President Barack Obama did not lie to the American people when he said people could keep their health insurance under Obamacare if they liked it, says The New York Times. He "clearly misspoke".
Countering multiple media reports last week that pointed out that the Obama administration knew that the health insurance policies of millions of Americans would be cancelled under Obamacare despite the President repeatedly saying they wouldn't, The New York Times editorial board argued in an editorial on Saturday that Mr. Obama only "misspoke."
"Mr. Obama clearly misspoke when he said that. By law, insurers cannot continue to sell policies that don't provide the minimum benefits and consumer protections required as of next year. So they've sent cancellation notices to hundreds of thousands of people who hold these substandard policies," noted the Times.
The editorial called the misunderstanding in how the requirements of the law was conveyed by President Obama an "overblown controversy" while noting that people seem to forget that the law is trying to guarantee health insurance for everyone.
"Indeed, in all the furor, people forget how terrible many of the soon-to-be-abandoned policies were. Some had deductibles as high as $10,000 or $25,000 and required large co-pays after that, and some didn't cover hospital care," noted the Times editorial.
"This overblown controversy has also obscured the crux of what health care reform is trying to do, which is to guarantee that everyone can buy insurance without being turned away or charged exorbitant rates for pre-existing conditions and that everyone can receive benefits that really protect them against financial or medical disaster, not illusory benefits that prove inadequate when a crisis strikes," it continued.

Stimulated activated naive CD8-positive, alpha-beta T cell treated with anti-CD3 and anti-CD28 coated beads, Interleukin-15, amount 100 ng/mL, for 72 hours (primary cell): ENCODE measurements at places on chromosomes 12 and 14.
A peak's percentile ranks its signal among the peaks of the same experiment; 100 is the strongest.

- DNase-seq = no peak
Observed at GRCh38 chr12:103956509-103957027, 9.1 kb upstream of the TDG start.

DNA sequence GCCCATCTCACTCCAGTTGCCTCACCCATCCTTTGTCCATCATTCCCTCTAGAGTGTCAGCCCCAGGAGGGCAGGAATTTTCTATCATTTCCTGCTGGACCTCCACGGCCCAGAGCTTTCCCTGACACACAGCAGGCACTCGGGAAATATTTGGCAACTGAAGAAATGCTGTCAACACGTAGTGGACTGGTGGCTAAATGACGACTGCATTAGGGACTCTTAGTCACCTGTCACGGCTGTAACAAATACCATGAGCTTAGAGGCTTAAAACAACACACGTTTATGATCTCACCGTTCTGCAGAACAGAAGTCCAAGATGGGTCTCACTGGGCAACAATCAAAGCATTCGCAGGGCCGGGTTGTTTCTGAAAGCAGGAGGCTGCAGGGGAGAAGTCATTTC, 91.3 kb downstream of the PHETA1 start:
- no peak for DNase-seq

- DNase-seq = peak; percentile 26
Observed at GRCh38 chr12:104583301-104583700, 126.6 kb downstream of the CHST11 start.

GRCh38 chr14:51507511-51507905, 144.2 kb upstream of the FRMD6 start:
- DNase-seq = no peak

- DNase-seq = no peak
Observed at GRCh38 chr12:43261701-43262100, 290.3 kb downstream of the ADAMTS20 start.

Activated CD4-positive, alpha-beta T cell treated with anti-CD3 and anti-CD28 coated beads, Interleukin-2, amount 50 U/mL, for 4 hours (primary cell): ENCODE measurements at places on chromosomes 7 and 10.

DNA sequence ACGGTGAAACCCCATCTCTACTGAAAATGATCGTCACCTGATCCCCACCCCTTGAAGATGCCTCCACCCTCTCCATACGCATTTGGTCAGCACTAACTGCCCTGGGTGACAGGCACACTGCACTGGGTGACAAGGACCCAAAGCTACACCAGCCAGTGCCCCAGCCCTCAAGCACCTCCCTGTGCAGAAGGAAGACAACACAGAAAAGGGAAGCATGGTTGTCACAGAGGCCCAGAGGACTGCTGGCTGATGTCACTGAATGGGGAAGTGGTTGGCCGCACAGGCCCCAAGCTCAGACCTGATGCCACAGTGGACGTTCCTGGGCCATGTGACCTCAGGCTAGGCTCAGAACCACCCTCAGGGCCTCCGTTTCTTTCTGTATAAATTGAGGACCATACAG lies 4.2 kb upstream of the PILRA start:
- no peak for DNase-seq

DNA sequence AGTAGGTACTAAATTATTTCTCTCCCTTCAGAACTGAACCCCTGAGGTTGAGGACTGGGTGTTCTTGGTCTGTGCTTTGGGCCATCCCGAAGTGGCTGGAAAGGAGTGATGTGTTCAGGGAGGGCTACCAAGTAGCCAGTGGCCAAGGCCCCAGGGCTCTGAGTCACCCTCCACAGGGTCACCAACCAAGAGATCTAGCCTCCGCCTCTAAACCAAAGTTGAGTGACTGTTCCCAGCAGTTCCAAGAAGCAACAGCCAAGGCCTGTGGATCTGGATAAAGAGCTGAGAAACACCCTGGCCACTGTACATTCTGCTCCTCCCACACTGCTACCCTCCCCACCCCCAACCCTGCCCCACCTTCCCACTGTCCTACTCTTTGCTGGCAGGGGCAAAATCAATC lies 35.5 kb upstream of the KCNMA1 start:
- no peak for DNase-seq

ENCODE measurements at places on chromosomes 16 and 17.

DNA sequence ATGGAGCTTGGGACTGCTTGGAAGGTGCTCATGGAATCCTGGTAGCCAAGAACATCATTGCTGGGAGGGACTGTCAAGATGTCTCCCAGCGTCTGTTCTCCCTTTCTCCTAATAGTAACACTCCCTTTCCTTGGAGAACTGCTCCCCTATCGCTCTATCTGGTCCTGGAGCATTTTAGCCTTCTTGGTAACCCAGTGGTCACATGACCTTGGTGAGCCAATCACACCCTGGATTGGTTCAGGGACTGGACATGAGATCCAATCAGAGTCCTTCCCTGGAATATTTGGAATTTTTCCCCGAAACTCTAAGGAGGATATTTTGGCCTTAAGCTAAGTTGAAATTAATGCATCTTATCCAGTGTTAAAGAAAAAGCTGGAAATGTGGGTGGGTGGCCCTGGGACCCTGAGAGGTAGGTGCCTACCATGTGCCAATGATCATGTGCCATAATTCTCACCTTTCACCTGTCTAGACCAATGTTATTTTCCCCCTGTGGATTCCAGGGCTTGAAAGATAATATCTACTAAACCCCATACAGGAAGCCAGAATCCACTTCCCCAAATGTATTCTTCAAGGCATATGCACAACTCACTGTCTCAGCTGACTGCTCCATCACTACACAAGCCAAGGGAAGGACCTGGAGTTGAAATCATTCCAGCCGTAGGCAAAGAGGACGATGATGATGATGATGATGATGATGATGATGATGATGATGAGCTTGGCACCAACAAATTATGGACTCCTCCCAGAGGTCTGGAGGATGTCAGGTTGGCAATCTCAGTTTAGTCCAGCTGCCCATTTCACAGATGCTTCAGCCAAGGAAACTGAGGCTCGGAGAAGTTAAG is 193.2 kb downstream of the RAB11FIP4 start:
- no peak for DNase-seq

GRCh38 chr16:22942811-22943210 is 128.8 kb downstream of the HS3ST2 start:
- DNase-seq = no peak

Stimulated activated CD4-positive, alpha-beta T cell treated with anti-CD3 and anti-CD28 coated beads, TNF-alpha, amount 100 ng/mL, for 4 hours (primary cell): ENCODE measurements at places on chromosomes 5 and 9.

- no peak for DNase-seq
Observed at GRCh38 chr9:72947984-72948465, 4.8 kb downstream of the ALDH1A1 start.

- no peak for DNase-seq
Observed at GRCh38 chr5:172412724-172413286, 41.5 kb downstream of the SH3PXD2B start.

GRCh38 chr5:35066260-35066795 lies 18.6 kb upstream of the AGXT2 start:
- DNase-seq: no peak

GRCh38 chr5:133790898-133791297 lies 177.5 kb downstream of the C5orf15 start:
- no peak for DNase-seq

The editorial then goes on to highlight the more comprehensive benefits that insurers will be required to provide under Obamacare.
"Starting next year, all plans sold in this country will be required to provide 10 essential benefits, including some, like mental health and substance abuse treatment and maternity and newborn care, that are not now part of many policies. And premiums may well rise, in part because insurance companies must accept all applicants, not just the healthy," it noted.
It also questioned the wisdom behind efforts by conservative groups to deter enrollment in the health insurance exchanges.
"Some conservative groups, eager to cripple the individual market by deterring enrollment, are urging consumers not to take out insurance and to instead pay the fine, which is cheaper than the cost of insurance but hardly negligible. For individuals, it starts at $95 or 1 percent of applicable yearly income in 2014, whichever is higher, and rises to $695 or 2.5 percent of applicable income in 2016. But why pay the penalty and get nothing when you can pay a reasonable fee and get a good policy?" the editorial ended.